Teaching of the Twelve: Believing & Practicing the Primitive Christianity of the Ancient Didache Community - eBook
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|Format: DRM Protected ePub|
Vendor: Paraclete Press
Publication Date: 2010
How did the first Christians practice their faith? The Didache, an early handbook of an anonymous Christian community, "is the most important book you've never heard of." It spells out a way of life for Jesus-followers, including how to love one another, how to practice the Eucharist, and how to take in wandering prophets. Likely written before many of the New Testament books, this little-known text can enlighten the way that Christians are church, today. Tony Jones unpacks the ancient document with insight and perspective, and traces the life of a small house church in Missouri that is trying to live according to its precepts. Includes a new, contemporary English translation of the complete text of the Didache.
Tony Jones is the national coordinator of Emergent-U.S. (www.emergentvillage.com) and a doctoral fellow and senior research fellow in practical theology at Princeton Theological Seminary. He is the author of Postmodern Youth Ministry: Exploring Cultural Shift, Cultivating Authentic Community, Creating Holistic Connections, The Sacred Way: Spiritual Practices for Everyday Life, The Teaching of the Twelve: Believing and Practicing the Primitive Christianity of the Ancient Didache Community, The Most Difficult Journey You'll Ever Make: The Pilgrim's Progress and You Converted Me: The Confessions of St. Augustine. Tony Jones has spent the last two decades working with young Christians as a pastor, missionary, and theologian. Tony lives with his three children in Edina, Minnesota.
Calling the Didache the most important book youve never heard of, Emergent leader Jones (The New Christians) briefly unpacks the theological and practical lessons to be gleaned from one of early Christianitys most overlooked texts. Less than half the length of the shortest New Testament gospel, the Didache (teaching) informed new Christians about spiritual practices like baptism, prayer, hospitality, fasting, Eucharist, generosity, and basic morality. Dated between 50 and 130 C.E., it is one of the oldest extant Christian texts not found in the New Testament. Jones writes engagingly, explaining the Didaches meaning and importance while also introducing a surprising interlocutor called Trucker Frank, a Missouri truck driver whose house church has based its life together on the Didache. The great and unique value of this book is its vision of how Christians today might put the Didache in practice, rather than as a contribution to early Christian studies; in fact, biblical scholars and historians may raise eyebrows at a few of the books assumptions, particularly its oversimplifications about Gnosticism. Jones, however, has done a great service by recovering and interpreting this neglected classic for the ancient-future church. (Feb.) Copyright 2010 Reed Business Information.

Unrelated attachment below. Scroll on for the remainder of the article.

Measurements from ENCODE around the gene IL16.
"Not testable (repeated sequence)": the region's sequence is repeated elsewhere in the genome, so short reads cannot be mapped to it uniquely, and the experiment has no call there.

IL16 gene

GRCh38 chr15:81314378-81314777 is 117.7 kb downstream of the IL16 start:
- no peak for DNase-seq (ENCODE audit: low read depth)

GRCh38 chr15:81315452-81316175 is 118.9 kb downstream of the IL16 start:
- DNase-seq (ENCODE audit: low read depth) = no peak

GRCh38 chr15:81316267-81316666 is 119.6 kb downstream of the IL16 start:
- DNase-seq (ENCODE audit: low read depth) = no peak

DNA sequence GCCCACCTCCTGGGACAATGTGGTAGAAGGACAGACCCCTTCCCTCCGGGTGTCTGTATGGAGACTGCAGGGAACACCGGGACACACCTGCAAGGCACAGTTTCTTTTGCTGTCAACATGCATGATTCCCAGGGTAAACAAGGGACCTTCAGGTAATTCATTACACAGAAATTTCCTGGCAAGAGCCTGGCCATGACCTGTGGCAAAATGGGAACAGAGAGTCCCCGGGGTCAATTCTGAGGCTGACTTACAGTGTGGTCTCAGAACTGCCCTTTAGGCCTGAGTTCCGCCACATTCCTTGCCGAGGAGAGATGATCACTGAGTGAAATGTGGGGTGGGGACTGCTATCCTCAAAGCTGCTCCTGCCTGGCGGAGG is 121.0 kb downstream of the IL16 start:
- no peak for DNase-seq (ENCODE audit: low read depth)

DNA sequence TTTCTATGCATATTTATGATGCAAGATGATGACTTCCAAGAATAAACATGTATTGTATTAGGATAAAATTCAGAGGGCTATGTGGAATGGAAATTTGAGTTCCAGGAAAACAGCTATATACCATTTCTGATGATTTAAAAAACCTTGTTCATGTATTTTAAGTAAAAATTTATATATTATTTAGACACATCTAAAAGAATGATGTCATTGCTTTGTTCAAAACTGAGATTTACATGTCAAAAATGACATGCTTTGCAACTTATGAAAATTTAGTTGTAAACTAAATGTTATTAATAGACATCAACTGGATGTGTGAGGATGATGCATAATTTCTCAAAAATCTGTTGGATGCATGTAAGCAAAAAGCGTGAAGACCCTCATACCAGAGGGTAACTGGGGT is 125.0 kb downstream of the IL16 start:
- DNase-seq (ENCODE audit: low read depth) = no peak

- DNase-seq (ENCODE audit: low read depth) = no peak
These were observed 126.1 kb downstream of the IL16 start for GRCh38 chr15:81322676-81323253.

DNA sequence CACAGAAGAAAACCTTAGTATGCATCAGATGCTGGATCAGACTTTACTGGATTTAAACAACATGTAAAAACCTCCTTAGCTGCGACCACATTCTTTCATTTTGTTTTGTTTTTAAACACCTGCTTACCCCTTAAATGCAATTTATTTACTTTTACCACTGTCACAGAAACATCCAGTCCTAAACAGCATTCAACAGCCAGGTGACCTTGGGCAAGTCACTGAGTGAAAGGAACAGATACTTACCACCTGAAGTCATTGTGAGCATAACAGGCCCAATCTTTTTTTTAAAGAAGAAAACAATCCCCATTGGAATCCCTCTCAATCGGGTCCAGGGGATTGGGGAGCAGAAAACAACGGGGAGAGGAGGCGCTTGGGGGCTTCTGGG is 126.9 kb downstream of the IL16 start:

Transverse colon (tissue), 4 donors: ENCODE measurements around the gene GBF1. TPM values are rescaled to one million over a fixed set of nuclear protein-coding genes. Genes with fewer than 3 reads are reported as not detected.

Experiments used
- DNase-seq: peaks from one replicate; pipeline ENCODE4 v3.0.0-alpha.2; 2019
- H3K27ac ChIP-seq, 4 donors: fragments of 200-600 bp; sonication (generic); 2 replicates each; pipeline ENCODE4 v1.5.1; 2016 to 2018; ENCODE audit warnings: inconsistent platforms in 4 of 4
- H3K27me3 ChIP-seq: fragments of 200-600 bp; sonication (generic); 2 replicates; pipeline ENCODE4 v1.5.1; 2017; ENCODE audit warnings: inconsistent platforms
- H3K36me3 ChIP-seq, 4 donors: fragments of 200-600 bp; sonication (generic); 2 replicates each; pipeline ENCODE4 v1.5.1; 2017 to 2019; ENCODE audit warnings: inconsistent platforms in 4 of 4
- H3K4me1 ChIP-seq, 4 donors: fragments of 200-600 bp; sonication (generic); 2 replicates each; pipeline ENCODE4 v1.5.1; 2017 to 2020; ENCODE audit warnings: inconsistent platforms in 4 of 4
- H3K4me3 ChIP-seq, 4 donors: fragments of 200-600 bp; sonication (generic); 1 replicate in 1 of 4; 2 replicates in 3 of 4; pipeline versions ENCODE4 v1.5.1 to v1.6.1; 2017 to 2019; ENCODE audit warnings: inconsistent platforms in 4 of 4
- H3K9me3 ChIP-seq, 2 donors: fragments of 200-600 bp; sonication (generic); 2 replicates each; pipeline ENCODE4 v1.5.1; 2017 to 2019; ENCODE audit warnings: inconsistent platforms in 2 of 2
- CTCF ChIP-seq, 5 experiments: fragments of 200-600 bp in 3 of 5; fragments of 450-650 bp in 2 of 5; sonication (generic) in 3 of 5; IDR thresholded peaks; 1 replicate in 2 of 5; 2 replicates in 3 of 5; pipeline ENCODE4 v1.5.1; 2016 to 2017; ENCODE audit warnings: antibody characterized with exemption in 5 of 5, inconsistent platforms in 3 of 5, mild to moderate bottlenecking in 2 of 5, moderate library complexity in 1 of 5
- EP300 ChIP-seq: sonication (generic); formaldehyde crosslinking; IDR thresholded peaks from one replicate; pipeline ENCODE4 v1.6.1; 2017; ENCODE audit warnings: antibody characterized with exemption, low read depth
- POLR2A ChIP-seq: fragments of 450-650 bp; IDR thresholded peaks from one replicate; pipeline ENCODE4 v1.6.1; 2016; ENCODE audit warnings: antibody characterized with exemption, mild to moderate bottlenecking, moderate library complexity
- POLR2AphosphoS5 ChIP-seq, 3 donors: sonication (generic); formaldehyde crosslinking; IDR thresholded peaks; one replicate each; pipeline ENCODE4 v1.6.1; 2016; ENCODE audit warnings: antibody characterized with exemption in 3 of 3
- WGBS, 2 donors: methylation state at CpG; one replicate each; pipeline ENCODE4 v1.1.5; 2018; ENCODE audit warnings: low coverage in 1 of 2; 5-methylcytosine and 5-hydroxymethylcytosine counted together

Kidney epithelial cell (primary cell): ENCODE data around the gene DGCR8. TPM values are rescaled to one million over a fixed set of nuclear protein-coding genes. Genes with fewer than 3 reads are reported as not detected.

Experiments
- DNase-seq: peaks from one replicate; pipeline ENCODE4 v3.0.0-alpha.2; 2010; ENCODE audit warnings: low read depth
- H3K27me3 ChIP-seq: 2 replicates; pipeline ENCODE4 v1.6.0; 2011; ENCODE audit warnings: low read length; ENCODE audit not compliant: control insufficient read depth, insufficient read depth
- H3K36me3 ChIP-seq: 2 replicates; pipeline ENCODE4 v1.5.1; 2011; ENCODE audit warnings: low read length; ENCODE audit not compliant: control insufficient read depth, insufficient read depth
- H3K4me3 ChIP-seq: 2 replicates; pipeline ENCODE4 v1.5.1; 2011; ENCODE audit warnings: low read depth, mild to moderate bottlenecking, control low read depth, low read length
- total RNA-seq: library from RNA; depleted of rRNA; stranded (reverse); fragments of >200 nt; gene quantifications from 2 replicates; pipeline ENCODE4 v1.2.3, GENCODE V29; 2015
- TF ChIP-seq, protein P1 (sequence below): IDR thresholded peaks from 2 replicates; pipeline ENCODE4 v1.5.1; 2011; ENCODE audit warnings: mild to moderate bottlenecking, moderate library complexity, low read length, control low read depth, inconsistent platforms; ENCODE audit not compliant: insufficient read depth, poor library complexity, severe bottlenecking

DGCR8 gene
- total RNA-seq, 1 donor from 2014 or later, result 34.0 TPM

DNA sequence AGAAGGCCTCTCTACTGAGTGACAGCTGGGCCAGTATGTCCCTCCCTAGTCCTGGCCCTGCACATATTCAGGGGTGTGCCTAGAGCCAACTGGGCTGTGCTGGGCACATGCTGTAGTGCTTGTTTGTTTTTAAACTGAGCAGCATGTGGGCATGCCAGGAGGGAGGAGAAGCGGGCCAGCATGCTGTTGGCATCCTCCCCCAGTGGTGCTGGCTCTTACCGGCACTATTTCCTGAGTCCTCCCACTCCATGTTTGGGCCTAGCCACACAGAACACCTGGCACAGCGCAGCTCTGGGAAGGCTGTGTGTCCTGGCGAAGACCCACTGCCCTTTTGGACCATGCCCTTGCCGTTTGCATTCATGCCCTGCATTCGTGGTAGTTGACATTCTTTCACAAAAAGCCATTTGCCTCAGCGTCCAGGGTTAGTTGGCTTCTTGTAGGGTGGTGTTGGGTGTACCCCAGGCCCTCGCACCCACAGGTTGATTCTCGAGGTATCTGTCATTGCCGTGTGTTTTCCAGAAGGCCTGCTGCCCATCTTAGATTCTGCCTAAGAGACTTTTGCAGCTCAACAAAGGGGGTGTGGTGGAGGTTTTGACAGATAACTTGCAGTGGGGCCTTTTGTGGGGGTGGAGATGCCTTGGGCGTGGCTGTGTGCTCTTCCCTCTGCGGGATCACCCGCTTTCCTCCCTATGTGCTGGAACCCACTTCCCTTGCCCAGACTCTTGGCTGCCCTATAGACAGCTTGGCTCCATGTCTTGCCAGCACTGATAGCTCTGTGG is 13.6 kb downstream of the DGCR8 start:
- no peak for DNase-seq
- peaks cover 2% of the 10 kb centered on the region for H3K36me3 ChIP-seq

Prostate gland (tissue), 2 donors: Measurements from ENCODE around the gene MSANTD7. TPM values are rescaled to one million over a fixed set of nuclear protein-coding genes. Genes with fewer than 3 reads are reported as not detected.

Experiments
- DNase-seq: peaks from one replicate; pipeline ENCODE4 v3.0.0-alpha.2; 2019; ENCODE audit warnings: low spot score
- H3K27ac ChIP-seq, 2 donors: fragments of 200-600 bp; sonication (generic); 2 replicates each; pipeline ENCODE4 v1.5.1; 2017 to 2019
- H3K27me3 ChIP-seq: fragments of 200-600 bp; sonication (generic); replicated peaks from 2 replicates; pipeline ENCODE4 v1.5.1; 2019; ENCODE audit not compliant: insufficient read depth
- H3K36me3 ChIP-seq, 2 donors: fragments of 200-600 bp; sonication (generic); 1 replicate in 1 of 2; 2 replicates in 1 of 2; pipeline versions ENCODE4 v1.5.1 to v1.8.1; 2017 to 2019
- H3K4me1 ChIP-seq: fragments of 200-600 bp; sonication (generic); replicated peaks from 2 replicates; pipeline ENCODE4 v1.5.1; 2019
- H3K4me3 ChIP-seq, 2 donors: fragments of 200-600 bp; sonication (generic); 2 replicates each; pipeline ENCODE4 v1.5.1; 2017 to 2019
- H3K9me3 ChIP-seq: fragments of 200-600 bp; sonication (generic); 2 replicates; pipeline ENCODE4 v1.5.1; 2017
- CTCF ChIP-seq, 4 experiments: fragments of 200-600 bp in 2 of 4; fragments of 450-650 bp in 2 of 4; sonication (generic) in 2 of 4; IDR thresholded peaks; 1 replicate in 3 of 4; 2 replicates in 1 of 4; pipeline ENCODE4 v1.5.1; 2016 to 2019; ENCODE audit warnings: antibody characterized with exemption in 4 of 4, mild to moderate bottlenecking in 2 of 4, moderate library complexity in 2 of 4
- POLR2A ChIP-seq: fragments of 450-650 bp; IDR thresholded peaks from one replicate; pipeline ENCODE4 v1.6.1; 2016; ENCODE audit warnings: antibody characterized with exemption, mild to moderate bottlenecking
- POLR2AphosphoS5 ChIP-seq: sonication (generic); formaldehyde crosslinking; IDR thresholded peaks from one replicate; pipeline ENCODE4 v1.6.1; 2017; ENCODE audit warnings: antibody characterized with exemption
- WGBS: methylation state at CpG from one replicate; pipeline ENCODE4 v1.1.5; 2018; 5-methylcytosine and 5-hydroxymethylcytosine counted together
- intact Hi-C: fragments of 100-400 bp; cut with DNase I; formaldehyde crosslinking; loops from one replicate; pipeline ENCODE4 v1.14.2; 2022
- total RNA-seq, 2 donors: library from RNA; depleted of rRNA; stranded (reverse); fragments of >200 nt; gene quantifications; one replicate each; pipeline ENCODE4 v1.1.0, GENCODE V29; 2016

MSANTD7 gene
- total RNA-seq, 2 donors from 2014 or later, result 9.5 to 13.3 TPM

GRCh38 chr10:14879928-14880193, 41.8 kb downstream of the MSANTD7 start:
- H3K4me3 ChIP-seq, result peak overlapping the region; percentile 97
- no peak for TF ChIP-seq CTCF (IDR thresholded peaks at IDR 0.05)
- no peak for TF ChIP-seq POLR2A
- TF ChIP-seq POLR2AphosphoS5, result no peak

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JustinDenverAge: 25-34Gender: male5 Stars Out Of 5Book Review: The Teaching of the 12February 11, 2013JustinDenverAge: 25-34Gender: maleQuality: 5Value: 5Meets Expectations: 5I received The Teaching of the 12 by Tony Jones from Paraclete Press as a part of their blogging network. Short and sweet review: An excellent primer for groups/people desiring to think of new ways to be the church without the traditional trappings of Western church culture. It includes not only the full script of the Didache community but excellent insights and commentaries as well. For those fed up with church polity and systems, this book could be the breath of fresh air that you have been looking for.